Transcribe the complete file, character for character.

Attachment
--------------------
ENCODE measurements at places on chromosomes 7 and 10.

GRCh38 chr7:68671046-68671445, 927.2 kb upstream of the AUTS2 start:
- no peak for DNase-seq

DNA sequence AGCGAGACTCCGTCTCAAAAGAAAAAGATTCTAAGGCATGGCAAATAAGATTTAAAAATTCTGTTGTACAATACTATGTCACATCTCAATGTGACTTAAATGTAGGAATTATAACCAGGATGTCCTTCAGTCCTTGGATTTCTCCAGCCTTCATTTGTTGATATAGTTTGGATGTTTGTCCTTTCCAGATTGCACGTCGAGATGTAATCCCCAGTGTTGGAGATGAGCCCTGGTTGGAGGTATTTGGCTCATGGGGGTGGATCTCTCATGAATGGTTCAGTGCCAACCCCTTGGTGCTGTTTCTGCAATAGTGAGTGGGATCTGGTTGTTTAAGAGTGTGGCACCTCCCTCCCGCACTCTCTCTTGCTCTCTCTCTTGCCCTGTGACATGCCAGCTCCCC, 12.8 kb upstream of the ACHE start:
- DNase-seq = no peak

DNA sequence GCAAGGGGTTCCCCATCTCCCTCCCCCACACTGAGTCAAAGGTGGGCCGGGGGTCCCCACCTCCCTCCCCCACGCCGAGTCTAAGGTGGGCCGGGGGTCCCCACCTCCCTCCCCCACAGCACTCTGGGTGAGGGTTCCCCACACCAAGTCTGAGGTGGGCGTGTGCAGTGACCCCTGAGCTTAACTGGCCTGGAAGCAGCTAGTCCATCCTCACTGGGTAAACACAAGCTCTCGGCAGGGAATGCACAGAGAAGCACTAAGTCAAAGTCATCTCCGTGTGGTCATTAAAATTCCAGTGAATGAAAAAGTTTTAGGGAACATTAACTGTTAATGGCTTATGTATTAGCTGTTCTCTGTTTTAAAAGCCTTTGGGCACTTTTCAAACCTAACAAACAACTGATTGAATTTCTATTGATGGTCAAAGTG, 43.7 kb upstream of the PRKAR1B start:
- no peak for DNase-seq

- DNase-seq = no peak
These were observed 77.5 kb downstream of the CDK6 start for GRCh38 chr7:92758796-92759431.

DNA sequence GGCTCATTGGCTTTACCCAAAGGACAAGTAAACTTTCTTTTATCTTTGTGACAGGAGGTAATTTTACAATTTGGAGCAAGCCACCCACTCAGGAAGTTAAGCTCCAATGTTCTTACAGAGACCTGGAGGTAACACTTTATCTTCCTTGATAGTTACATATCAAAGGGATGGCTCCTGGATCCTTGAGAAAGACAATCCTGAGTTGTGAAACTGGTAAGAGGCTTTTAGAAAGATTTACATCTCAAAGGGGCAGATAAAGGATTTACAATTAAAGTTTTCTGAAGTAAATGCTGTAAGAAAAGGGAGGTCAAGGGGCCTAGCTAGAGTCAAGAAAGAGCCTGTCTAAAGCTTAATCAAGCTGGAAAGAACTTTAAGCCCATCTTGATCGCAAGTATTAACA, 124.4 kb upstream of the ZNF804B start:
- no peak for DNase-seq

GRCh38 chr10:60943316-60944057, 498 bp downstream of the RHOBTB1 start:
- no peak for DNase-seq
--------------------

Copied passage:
ENCODE measurements at places on chromosomes 7 and 10.

GRCh38 chr7:68671046-68671445, 927.2 kb upstream of the AUTS2 start:
- no peak for DNase-seq

DNA sequence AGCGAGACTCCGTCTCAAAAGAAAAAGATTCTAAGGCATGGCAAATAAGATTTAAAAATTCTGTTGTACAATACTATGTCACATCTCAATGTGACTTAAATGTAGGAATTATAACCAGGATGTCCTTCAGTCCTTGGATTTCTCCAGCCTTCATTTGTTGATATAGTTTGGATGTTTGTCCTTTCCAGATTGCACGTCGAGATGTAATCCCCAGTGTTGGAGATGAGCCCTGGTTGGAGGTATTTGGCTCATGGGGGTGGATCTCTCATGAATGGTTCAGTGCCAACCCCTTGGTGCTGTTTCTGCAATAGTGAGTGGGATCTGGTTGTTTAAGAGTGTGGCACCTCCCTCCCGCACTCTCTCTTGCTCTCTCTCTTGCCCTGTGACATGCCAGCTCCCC, 12.8 kb upstream of the ACHE start:
- DNase-seq = no peak

DNA sequence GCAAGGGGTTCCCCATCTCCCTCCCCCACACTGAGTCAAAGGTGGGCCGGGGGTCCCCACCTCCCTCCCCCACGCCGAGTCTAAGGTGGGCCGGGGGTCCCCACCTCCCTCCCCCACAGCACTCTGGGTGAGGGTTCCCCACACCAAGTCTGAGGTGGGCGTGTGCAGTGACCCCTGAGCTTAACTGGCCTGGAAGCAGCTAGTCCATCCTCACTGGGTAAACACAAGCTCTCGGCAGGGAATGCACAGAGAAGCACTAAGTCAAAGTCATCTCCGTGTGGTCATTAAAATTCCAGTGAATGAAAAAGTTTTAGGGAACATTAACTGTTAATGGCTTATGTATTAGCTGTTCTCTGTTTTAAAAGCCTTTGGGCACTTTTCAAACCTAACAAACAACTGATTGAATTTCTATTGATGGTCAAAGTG, 43.7 kb upstream of the PRKAR1B start:
- no peak for DNase-seq

- DNase-seq = no peak
These were observed 77.5 kb downstream of the CDK6 start for GRCh38 chr7:92758796-92759431.

DNA sequence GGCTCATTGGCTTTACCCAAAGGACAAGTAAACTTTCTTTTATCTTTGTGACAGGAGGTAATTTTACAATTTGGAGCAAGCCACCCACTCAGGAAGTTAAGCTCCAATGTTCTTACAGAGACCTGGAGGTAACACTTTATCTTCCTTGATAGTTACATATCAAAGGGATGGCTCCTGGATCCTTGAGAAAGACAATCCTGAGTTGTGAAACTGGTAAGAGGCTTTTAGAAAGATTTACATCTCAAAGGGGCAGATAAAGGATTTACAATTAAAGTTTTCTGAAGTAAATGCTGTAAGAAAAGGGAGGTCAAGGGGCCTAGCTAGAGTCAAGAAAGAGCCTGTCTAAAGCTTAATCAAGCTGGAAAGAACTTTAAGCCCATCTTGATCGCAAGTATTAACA, 124.4 kb upstream of the ZNF804B start:
- no peak for DNase-seq

GRCh38 chr10:60943316-60944057, 498 bp downstream of the RHOBTB1 start:
- no peak for DNase-seq